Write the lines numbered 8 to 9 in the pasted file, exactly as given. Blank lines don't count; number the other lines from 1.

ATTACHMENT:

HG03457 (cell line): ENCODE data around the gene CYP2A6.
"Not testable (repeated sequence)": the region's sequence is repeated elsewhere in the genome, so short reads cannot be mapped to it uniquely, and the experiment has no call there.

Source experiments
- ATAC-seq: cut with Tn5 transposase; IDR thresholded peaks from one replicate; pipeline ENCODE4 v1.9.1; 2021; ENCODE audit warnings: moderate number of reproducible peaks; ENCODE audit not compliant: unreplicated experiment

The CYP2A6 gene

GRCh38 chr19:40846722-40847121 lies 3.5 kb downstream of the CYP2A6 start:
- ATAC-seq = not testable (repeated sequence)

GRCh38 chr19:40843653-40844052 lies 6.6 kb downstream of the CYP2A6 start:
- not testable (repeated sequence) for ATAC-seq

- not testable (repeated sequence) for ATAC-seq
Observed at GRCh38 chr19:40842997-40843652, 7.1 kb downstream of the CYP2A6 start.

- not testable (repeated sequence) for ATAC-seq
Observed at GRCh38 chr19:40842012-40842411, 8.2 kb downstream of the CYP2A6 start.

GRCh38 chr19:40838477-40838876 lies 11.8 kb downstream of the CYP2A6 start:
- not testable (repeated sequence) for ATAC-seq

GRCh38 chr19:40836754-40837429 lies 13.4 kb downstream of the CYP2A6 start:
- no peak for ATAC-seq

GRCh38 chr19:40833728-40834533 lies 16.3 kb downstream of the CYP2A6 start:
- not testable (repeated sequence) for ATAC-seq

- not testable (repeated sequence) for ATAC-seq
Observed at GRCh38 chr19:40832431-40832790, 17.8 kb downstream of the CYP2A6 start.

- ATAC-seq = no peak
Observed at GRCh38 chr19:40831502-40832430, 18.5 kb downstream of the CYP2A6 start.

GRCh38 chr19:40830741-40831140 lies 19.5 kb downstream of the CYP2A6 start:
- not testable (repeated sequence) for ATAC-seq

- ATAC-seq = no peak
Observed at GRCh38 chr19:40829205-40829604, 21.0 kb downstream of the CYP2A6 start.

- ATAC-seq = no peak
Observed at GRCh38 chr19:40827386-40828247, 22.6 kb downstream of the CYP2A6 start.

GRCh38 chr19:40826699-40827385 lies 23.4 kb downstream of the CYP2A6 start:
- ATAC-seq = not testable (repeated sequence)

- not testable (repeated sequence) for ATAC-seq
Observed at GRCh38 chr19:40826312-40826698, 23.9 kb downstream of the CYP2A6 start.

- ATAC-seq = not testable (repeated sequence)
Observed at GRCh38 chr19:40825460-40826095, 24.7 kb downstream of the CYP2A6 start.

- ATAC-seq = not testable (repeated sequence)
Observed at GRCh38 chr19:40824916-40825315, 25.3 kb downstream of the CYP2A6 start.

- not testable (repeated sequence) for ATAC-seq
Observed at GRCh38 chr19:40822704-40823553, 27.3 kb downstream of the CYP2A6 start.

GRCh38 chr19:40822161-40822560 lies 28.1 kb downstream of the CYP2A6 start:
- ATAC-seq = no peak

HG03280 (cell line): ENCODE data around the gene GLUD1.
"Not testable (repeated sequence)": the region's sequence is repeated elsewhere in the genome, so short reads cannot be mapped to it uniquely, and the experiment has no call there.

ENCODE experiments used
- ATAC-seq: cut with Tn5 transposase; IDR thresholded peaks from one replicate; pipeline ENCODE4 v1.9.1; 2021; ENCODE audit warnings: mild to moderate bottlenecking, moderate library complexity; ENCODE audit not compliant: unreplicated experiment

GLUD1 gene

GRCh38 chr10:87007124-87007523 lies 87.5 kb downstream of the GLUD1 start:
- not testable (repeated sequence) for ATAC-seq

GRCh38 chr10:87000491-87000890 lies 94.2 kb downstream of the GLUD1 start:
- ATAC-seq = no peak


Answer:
GRCh38 chr19:40843653-40844052 lies 6.6 kb downstream of the CYP2A6 start:
- not testable (repeated sequence) for ATAC-seq